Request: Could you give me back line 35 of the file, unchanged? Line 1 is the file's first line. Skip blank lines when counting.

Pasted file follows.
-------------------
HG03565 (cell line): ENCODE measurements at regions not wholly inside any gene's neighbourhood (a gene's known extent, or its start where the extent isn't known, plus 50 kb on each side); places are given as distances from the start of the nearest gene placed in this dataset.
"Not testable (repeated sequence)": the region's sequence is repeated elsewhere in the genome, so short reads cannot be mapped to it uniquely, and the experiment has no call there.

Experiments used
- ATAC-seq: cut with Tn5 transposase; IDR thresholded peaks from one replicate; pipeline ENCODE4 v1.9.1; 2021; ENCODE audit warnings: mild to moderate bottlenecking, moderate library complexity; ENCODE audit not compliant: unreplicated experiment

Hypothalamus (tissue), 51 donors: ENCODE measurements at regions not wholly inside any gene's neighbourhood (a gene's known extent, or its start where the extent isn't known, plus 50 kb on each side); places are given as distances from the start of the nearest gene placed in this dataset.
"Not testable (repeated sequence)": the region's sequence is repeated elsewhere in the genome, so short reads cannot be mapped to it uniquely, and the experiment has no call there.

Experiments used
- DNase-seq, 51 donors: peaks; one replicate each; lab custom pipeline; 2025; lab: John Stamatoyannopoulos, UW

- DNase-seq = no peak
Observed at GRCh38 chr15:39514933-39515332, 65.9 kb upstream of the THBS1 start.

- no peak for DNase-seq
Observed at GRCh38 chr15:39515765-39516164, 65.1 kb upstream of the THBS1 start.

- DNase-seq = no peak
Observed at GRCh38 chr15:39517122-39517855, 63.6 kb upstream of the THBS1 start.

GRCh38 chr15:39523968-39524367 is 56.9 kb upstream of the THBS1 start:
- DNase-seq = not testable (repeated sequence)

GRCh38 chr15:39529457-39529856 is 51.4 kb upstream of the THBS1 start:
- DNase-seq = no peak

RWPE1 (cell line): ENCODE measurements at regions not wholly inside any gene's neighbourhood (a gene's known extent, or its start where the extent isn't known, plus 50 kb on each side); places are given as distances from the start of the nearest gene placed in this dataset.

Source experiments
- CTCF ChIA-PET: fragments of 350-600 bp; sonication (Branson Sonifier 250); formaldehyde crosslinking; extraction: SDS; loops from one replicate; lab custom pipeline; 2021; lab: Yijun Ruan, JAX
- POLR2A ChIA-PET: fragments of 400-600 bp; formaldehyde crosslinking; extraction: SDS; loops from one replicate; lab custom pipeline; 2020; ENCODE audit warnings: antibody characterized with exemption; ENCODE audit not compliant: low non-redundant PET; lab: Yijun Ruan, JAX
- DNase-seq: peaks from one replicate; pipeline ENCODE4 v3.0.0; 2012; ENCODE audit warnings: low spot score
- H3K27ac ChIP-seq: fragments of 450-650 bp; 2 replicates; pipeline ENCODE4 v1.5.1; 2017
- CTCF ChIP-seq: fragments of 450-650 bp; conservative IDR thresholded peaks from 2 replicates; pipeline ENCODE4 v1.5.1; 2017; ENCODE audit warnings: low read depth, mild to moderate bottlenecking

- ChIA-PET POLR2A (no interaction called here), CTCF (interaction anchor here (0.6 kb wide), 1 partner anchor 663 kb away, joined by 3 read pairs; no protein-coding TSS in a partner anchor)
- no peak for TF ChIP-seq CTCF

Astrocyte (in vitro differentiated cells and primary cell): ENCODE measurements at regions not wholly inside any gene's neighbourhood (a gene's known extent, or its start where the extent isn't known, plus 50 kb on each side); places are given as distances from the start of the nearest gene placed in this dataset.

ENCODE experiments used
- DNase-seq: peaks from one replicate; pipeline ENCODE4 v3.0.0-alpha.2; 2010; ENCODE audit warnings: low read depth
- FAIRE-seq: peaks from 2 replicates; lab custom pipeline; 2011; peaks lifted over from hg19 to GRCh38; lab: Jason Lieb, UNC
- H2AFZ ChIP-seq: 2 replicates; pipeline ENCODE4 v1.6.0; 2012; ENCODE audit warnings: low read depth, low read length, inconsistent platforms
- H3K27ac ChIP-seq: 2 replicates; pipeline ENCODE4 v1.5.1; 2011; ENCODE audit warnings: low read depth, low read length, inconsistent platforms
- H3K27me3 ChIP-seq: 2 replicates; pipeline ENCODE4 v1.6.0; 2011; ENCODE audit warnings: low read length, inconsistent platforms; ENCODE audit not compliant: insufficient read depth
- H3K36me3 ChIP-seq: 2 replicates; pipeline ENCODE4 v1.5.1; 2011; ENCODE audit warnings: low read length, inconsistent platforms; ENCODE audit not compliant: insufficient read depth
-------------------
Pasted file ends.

- H3K36me3 ChIP-seq: 2 replicates; pipeline ENCODE4 v1.5.1; 2011; ENCODE audit warnings: low read length, inconsistent platforms; ENCODE audit not compliant: insufficient read depth